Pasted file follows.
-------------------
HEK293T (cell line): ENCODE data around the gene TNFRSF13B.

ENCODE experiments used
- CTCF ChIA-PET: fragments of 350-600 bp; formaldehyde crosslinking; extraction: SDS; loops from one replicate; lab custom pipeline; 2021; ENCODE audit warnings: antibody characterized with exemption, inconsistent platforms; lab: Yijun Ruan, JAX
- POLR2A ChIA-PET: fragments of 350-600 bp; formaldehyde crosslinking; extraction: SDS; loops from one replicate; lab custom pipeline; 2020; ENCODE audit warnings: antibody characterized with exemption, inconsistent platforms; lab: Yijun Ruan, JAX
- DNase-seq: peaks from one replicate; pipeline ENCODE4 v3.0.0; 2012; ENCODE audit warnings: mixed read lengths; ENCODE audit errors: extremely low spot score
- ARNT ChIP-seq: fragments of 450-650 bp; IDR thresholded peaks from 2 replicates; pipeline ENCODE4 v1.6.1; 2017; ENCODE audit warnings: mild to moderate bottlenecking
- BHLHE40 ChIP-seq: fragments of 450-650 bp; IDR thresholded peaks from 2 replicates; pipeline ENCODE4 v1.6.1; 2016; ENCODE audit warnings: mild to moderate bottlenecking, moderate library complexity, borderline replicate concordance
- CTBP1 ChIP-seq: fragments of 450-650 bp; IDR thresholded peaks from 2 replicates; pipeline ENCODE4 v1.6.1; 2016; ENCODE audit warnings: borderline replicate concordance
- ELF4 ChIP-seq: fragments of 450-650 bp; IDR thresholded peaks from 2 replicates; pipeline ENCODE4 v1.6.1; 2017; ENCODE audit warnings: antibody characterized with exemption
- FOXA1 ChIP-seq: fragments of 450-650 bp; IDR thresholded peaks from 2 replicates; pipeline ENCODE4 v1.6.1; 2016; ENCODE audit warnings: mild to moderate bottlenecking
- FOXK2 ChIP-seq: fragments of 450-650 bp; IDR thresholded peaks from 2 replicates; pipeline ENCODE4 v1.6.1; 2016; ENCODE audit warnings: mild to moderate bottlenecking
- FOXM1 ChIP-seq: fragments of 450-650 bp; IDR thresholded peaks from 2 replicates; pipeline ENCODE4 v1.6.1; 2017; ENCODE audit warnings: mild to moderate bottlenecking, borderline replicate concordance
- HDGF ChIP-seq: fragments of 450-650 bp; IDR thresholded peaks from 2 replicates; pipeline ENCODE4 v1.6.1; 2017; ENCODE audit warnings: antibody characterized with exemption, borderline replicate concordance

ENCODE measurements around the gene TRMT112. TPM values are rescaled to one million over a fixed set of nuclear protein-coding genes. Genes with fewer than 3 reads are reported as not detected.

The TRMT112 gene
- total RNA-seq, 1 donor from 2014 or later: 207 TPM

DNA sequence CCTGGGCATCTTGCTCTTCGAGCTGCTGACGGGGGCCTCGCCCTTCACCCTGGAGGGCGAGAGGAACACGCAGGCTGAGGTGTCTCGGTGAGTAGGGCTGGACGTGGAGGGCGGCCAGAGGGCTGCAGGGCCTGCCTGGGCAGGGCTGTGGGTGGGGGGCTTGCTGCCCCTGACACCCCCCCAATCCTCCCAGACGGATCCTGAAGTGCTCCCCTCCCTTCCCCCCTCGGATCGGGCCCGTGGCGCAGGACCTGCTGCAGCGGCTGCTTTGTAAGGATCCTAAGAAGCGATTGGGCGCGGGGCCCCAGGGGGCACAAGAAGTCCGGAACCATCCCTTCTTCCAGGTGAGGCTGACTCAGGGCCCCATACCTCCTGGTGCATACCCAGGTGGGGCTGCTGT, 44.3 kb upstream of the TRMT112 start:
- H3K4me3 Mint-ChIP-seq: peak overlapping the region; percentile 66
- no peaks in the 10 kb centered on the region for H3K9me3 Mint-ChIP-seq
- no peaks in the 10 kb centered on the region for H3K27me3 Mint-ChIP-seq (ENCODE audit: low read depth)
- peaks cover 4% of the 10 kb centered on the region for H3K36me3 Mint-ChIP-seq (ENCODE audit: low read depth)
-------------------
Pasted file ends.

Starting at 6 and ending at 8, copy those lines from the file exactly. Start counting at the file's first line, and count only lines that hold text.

- ARNT ChIP-seq: fragments of 450-650 bp; IDR thresholded peaks from 2 replicates; pipeline ENCODE4 v1.6.1; 2017; ENCODE audit warnings: mild to moderate bottlenecking
- BHLHE40 ChIP-seq: fragments of 450-650 bp; IDR thresholded peaks from 2 replicates; pipeline ENCODE4 v1.6.1; 2016; ENCODE audit warnings: mild to moderate bottlenecking, moderate library complexity, borderline replicate concordance
- CTBP1 ChIP-seq: fragments of 450-650 bp; IDR thresholded peaks from 2 replicates; pipeline ENCODE4 v1.6.1; 2016; ENCODE audit warnings: borderline replicate concordance